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"Participatory policy-making among targeted groups is promoted" outcome evaluation
Commissioning Unit: Armenia
Evaluation Plan: 2005-2009
Evaluation Type: Outcome
Completion Date: 09/2008
Unit Responsible for providing Management Response: Armenia
Documents Related to overall Management Response:
 
1. Recommendation: A number of sub-projects such as the UNCAC Gap Analysis and some of the e-governance activities involved short, limited amounts of funding and or Technical Assistance (TA) and have achieved the results intended. These projects seem to be more opportunity driven (in the positive sense) than being part of a more strategic approach. While staff may see them in a longer term perspective, they do not appear in documents as part of a longer term approach to fighting corruption.
Management Response: [Added: 2009/03/10]

We accept that the long term perspective may not be clearly formulated in the project document; however the most of the activities are very good entry points for the next at least five year programme. For example recommendations of the UNCAC Gap analysis are picked up by the Government and reflected in its 2009-2013 Anti-Corruption (A-C) Strategy. UNDP will also be guided by the recommendations while designing its A-C interventions.

Key Actions:

Key Action Responsible DueDate Status Comments Documents
Properly formulate the strategic perspective of the interventions in the design documents and especially Country Programme Document 2010-2015.
[Added: 2009/03/10] [Last Updated: 2010/02/22]
UNDP CO 2009/12 Completed Formulation of strategic perspective of an intervention in project design documents is an on-going process. The draft CPD 2010-2015 was prepared considering the recommendations of the evaluations and the impact of the Outputs is formulated. After the CPD is finalized, the status of the Action can be changed into "Completed".
2. Recommendation: Most of the projects are short term. With short-term sub-projects, particularly those that are demand or request driven, significant or additional upfront design work does not seem to make sense. While they may be short term, at the same time it is important to understand the enabling (or disabling) environment in which small projects must operate. Too often small projects lack perspective about the challenges to their sustainability - because of lack of analysis. Specific examples are awareness raising and advocacy projects which often fail to adequately assess resistance and the resources and effort needed to deal with the underlying issues at work that affect sustainability. As with many things, there is a balance to be struck between adequate upfront analysis and overanalysis.
Management Response: [Added: 2009/10/07]

This issue is very similar to the first one. We consider it as a formulation issue, as long term perspective is always seen and put behind any project or intervention conducted by UNDP. We accept that the sustainability plan is not always in place and this issue needs improvement.

Key Actions:

Key Action Responsible DueDate Status Comments Documents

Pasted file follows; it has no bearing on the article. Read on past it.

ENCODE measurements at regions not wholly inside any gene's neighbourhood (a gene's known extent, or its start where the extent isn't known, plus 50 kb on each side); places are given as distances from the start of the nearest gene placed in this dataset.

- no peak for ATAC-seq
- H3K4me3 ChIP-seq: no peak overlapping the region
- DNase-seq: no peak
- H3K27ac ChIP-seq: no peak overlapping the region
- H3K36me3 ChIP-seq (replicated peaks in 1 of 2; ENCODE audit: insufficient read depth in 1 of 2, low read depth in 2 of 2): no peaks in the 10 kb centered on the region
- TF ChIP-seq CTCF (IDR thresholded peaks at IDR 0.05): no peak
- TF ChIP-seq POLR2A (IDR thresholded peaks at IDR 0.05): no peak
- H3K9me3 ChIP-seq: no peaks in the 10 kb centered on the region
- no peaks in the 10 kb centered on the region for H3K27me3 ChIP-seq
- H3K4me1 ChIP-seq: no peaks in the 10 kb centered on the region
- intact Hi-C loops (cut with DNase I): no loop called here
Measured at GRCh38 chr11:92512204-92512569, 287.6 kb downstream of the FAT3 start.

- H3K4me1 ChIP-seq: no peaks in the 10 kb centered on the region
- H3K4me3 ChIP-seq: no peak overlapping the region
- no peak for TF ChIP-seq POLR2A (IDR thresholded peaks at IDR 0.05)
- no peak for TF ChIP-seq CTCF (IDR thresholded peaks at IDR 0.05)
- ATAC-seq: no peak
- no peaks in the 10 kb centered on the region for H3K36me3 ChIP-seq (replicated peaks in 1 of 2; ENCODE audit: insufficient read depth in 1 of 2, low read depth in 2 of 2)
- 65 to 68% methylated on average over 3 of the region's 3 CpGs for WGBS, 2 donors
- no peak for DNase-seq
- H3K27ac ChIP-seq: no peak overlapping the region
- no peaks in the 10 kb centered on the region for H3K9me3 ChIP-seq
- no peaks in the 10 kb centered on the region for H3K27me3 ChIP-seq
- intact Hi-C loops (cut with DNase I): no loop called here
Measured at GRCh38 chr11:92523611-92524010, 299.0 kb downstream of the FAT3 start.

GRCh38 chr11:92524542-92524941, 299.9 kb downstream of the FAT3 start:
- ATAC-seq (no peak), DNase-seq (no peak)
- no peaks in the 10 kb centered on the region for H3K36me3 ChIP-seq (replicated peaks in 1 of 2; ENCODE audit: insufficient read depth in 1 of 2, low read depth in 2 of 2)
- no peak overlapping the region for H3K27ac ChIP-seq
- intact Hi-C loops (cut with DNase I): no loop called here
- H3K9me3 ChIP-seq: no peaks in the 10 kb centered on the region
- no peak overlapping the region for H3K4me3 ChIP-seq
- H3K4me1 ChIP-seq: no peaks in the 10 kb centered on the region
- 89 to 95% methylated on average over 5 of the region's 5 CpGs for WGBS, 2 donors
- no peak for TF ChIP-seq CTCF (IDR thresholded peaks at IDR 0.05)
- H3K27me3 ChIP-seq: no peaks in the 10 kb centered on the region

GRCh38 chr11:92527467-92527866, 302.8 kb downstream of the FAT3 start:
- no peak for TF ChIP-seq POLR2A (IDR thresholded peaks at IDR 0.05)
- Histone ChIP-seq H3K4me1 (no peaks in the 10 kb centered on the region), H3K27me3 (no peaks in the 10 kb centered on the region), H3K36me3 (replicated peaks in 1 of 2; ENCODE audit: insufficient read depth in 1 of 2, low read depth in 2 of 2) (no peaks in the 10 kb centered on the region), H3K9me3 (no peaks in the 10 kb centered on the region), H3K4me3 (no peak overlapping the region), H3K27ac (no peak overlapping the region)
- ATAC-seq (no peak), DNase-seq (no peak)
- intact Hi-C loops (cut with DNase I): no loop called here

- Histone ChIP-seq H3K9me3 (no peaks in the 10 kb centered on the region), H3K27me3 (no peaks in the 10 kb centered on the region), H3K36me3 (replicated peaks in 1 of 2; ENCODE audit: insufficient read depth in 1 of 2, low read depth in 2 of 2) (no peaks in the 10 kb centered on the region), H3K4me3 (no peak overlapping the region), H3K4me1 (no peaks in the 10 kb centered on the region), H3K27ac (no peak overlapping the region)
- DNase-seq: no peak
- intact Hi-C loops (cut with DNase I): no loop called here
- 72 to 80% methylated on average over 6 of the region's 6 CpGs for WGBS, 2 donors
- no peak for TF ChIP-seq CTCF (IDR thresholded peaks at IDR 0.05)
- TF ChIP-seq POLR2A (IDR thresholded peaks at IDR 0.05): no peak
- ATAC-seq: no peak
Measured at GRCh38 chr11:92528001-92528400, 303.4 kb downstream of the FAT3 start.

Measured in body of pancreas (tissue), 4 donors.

2.1. Consider the possibility of developing a sustainability plan for each project developed and implemented by UNDP.
[Added: 2009/10/07] [Last Updated: 2010/02/22]
UNDP Armenia CO No due date No deadline established
3. Recommendation: More complex projects such as Anti- Corruption Participatory Monitoring (ACPM) in the health and education sectors, which required design, assessment, redesign, and monitoring as well as considerable interaction and communication with a diverse group of stakeholders. Such projects are relatively labour intensive for UNDP staff. Different implementing arrangements might reduce the work load. This issue is important in terms of thinking about the size and scope of a possible anti-corruption portfolio and the next generation of projects. This is not an argument against such projects but a reality check in terms of staff requirements.
Management Response: [Added: 2009/10/07]

During design stage the issue of staff was thoroughly considered and decision was made also based on the fact that a big part of activities will be implemented by an implementing partner.

Key Actions:

4. Recommendation: Short term scope and indicators: In a development area where progress is well known to be long term, the outcome, its indicators, the projects and sub-projects and their indicators are all short term. The indicators are, for the most part, quantitative and provide limited information. For example, the Outcome Indicator 1 is "# of recommendations channeled through participatory mechanisms and through legal/policy analysis and the proportion of those incorporated into the national strategies, policies and programmes". One of the critiques of anti-corruption work is the need to go beyond new laws and regulations to enforcement - or in the case of policy to move to policy implementation. None of the indicators concern changes to corrupt practices because it would not be reasonable to expect such results in the time involved.
Management Response: [Added: 2009/10/07]

Selection of quantitative indicators, first of all, is that they are more measurable and thus easier considered as indicators, and second, the information reported against those indicators is more reliable as can be easily checked. On the other hand the qualitative indicators provide more room for not very reliable reporting which can be avoided by an operational and well-established M&E procedures and staff which is not fully available. On the other hand the change of corrupt practices is a long term goal of the project. Our interventions aim at those changes, however it is not realistic to measure such a result in a few years. Putting high level indicators like level of corruption decreased etc. would be also very ambitious especially considering the nature of interventions in that area. And finally, the issues of time and resources required for measuring the indicators are very important and being considered while they are developed.

Key Actions:

5. Recommendation: Tenuous linkages between projects and the outcome statement: The causal linkages between the "Strengthening Awareness and Response in Exposure of Corruption" project" (and sub-projects) and the outcome statement of "Promoting Participatory Policymaking" are tenuous. The reasons for framing outcomes in this way have more to do with the requirements of the UNDP programming approach (and making changes) than a need to establish reasonable or probably causal links between outputs and outcomes that various stakeholders can relate to and which provide a beacon as to where efforts are headed.